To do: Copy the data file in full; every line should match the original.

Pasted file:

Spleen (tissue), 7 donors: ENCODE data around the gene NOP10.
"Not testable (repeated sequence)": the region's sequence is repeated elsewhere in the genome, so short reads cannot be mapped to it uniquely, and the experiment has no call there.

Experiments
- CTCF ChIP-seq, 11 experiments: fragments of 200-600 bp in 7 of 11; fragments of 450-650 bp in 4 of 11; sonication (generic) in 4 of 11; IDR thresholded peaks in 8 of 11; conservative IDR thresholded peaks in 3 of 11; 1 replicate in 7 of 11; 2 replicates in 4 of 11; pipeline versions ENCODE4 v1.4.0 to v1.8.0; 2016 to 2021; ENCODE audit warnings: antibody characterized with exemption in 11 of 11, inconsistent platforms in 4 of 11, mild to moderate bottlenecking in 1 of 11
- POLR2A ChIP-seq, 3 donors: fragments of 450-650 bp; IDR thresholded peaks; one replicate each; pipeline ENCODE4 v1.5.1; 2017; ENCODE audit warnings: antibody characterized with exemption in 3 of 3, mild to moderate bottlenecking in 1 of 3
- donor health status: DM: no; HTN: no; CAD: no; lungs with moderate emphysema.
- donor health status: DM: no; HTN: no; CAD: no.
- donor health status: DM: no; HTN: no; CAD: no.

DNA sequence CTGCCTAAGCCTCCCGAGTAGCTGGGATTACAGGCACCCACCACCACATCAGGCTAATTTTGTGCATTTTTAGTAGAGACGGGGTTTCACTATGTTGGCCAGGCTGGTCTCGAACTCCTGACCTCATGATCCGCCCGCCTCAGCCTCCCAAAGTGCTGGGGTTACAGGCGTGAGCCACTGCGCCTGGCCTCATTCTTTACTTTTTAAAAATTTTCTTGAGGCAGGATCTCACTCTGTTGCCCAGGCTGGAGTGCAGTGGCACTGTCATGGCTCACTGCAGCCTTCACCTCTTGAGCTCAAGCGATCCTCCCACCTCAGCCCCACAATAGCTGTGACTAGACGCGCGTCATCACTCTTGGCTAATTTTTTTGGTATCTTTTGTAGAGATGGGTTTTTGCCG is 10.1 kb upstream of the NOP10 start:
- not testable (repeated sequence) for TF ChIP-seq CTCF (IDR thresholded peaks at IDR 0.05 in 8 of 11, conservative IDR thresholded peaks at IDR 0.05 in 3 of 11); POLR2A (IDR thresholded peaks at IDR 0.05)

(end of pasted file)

Spleen (tissue), 7 donors: ENCODE data around the gene NOP10.
"Not testable (repeated sequence)": the region's sequence is repeated elsewhere in the genome, so short reads cannot be mapped to it uniquely, and the experiment has no call there.

Experiments
- CTCF ChIP-seq, 11 experiments: fragments of 200-600 bp in 7 of 11; fragments of 450-650 bp in 4 of 11; sonication (generic) in 4 of 11; IDR thresholded peaks in 8 of 11; conservative IDR thresholded peaks in 3 of 11; 1 replicate in 7 of 11; 2 replicates in 4 of 11; pipeline versions ENCODE4 v1.4.0 to v1.8.0; 2016 to 2021; ENCODE audit warnings: antibody characterized with exemption in 11 of 11, inconsistent platforms in 4 of 11, mild to moderate bottlenecking in 1 of 11
- POLR2A ChIP-seq, 3 donors: fragments of 450-650 bp; IDR thresholded peaks; one replicate each; pipeline ENCODE4 v1.5.1; 2017; ENCODE audit warnings: antibody characterized with exemption in 3 of 3, mild to moderate bottlenecking in 1 of 3
- donor health status: DM: no; HTN: no; CAD: no; lungs with moderate emphysema.
- donor health status: DM: no; HTN: no; CAD: no.
- donor health status: DM: no; HTN: no; CAD: no.

DNA sequence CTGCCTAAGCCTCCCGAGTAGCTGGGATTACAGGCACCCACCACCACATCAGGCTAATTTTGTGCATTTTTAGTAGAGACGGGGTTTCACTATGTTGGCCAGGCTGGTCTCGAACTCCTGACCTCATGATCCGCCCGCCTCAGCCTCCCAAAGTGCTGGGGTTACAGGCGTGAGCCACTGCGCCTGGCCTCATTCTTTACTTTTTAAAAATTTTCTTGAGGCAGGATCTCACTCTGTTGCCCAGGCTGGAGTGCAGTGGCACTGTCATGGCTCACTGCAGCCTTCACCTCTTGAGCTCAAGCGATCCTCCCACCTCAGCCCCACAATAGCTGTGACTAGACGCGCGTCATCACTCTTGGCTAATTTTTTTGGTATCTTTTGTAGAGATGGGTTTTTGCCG is 10.1 kb upstream of the NOP10 start:
- not testable (repeated sequence) for TF ChIP-seq CTCF (IDR thresholded peaks at IDR 0.05 in 8 of 11, conservative IDR thresholded peaks at IDR 0.05 in 3 of 11); POLR2A (IDR thresholded peaks at IDR 0.05)